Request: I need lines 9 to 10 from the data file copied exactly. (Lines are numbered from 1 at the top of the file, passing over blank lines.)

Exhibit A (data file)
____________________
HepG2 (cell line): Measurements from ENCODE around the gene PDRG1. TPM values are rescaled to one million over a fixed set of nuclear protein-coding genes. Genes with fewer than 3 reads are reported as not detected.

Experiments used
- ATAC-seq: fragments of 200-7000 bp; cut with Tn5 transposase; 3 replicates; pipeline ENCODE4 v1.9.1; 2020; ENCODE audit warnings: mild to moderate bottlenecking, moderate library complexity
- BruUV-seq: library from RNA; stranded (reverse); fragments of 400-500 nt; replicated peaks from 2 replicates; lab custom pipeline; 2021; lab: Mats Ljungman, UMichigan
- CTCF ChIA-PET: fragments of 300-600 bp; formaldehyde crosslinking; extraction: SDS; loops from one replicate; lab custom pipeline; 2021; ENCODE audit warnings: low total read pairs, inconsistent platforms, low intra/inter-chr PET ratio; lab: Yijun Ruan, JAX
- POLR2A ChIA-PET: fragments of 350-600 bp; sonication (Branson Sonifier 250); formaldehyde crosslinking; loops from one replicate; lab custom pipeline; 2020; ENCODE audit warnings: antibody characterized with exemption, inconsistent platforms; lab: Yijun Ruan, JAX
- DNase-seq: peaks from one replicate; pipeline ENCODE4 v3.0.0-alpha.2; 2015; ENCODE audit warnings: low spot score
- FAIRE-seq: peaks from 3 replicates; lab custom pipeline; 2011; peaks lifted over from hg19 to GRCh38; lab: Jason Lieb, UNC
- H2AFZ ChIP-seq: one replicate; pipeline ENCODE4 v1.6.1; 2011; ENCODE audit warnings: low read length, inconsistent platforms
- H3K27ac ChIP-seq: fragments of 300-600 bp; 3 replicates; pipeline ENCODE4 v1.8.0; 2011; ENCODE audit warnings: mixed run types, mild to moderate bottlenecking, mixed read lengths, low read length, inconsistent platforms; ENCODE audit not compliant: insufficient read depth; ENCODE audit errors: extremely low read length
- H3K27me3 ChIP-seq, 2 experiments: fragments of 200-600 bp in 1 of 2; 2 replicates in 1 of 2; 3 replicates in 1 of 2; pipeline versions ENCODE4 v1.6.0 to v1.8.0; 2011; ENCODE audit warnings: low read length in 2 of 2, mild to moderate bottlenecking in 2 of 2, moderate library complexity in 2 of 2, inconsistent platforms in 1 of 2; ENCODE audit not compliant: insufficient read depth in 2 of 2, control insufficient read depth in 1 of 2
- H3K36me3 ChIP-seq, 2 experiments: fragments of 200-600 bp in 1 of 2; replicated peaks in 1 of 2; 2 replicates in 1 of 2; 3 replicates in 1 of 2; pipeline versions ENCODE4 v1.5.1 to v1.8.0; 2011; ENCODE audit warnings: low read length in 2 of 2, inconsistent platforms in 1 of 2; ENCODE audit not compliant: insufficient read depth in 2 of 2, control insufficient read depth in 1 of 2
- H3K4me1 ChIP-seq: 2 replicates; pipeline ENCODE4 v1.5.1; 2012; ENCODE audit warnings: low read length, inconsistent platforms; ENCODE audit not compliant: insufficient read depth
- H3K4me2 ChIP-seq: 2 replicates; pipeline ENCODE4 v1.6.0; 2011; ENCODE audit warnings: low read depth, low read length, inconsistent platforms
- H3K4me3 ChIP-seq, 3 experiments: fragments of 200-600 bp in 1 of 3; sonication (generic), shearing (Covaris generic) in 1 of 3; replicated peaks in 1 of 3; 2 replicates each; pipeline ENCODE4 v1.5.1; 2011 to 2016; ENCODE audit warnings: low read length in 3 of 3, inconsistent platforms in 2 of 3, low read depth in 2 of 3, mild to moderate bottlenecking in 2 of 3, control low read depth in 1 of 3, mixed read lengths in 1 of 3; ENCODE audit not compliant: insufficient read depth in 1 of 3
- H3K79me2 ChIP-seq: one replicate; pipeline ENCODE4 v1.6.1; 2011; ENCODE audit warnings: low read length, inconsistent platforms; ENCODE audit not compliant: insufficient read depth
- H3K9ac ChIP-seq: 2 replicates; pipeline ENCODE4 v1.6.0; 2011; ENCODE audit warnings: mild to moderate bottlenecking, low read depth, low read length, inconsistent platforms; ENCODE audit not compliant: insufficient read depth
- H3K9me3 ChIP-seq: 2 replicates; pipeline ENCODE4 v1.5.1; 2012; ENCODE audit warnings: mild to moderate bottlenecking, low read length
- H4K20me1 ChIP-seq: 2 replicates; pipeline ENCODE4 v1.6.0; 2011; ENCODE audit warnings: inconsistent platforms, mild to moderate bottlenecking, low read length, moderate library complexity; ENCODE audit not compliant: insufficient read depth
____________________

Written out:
- H2AFZ ChIP-seq: one replicate; pipeline ENCODE4 v1.6.1; 2011; ENCODE audit warnings: low read length, inconsistent platforms
- H3K27ac ChIP-seq: fragments of 300-600 bp; 3 replicates; pipeline ENCODE4 v1.8.0; 2011; ENCODE audit warnings: mixed run types, mild to moderate bottlenecking, mixed read lengths, low read length, inconsistent platforms; ENCODE audit not compliant: insufficient read depth; ENCODE audit errors: extremely low read length